The Narendra Modi government announced three new schemes for farmers under one umbrella scheme named PM-AASHA, aimed at ensuring minimum guarantee prices for the farm produce.
These three schemes – Price support scheme (PSS), Pilot of Private Procurement & Stockist Scheme (PPPS) and Price Deficiency Payment Scheme (PDPS) – involves two ways of payments to farmers. The first two involve physical procurement of commodities by government and private agencies respectively, but the third scheme does not involve any physical procurement. As per a government press release, it appears that these schemes are predominantly aimed at oil seed crops and also pushed the burden of implementing two of the three schemes into state governments’ hands, with only a funding support from the Centre.
While the first two schemes are nothing but re-framed versions of MSP procurement, the price deficiency scheme is relatively new and is currently being tested in Madhya Pradesh under the name Bhavantar Bhugtan Yojana. It appears that the government is hastily expanding it without analysing its impact on farmers’ income and society as a whole.
Under the scheme, a farmer has to register the different crops he has planted (in acres) with the appropriate agency i.e. the mandi, which is supposed to be verified by a revenue official. The potential revenue of an individual farmer is calculated by multiplying the district average yield [of past few years] by the MSP announced by the government. In other words, for an individual farmer, the potential income would be the product of registered acres, district average yield and MSP.
As per the scheme, the government would compensate the farmer if the actual income is lesser than potential income, with a rider that caps maximum payout to the difference in potential income as calculated above and the income calculated using the modal price of the crop during the particular season.
There are multiple flaws in the scheme.
Inadequate registration of farmers
While it may be necessary to register individual farmers so that payments can be made directly to them, implementing the scheme in haste without covering a major chunk of farming community would put it at risk of failure. The scheme implemented in Madhya Pradesh does not cover all farmers growing notified crops. It was implemented even when only a few farmers were registered. A clear distinction is being made on the trading floor of the mandi, between registered and unregistered farmers. This helped traders in paying less to registered farmers as they are entitled to payment from the government.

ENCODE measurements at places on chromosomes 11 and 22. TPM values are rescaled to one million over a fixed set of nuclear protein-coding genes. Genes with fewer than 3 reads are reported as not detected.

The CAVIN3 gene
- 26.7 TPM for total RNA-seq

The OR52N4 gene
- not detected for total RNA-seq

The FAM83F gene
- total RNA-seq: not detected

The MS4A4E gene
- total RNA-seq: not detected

This ability to identify has put the trading community at an advantage. This practice of paying some farmers less cannot be called unethical, let alone illegal, as in any business, using of information for advantage is normal practice.
District average crop yield
The scheme considers district average yield for calculating the potential income of a farmer, rather than individual farmer yields. By doing so, the government is clearly disincentivising efficient farmers whose crop yields are generally higher than district average. Moreover, these district average figures are highly unreliable as they are based on sample crop cutting experiments as conducted by the agricultural department rather than actual figures.
Paying less if a certain farmer receives higher than modal price
It is a usual practice in mandi that a trader would be willing to pay a higher price to a certain farmer who brings better quality crop in larger quantity, as this can be mixed with other lots to prepare a larger lot for customers. As per the scheme, if this price is higher than modal price and lower than MSP, he will be paid less by the government. This is a clear disincentive for farmers who are good at marketing crops and adopting good cropping practices.
Exclusion of farmers selling outside mandi system
In India, large number of farmers are small and marginal. Their small land holdings allow them to produce only small quantities of crops. Taking these crops to mandis for sale is not viable for them, so they prefer to sell at the village-level. A scheme that caters only to farmers selling in mandi system clearly puts these small and marginal at a disadvantage. In fact, if selling in APMC mandi is compulsory, how will it be implemented in Bihar, where the APMC Act was abolished?
Moreover, it was reported that if any farmer is carrying farm produce of other farmers to the mandis for sale under the scheme, they were refused payments in the guise that their total sales exceed their calculated potential production, causing them to receive lesser payments. The question that arises here is, if the intention is to extend the benefits of the scheme to “all” farmers, why the refusal of payment to anyone carrying another farmer’s produce?
Application of the scheme to 25% of marketable surplus
Some news reports have indicated that the scheme will be applicable to only 25% of the marketable surplus. This is going to be one of the major issues in the implementation process because it is impossible to select or choose the farmers supplying that particular 25%. If a first-come-first-serve basis is adopted, it will meet the same fate as the MSP procurement system. There were ample incidents in the past where the FCI abruptly ended wheat, paddy procurement mid-season, citing reasons such as enough grain procured for PDS purposes or lack of storage space, which is a clear denial of minimum guarantee prices for many deserving farmers.
Sudhakar Gummula is an agri-business consultant.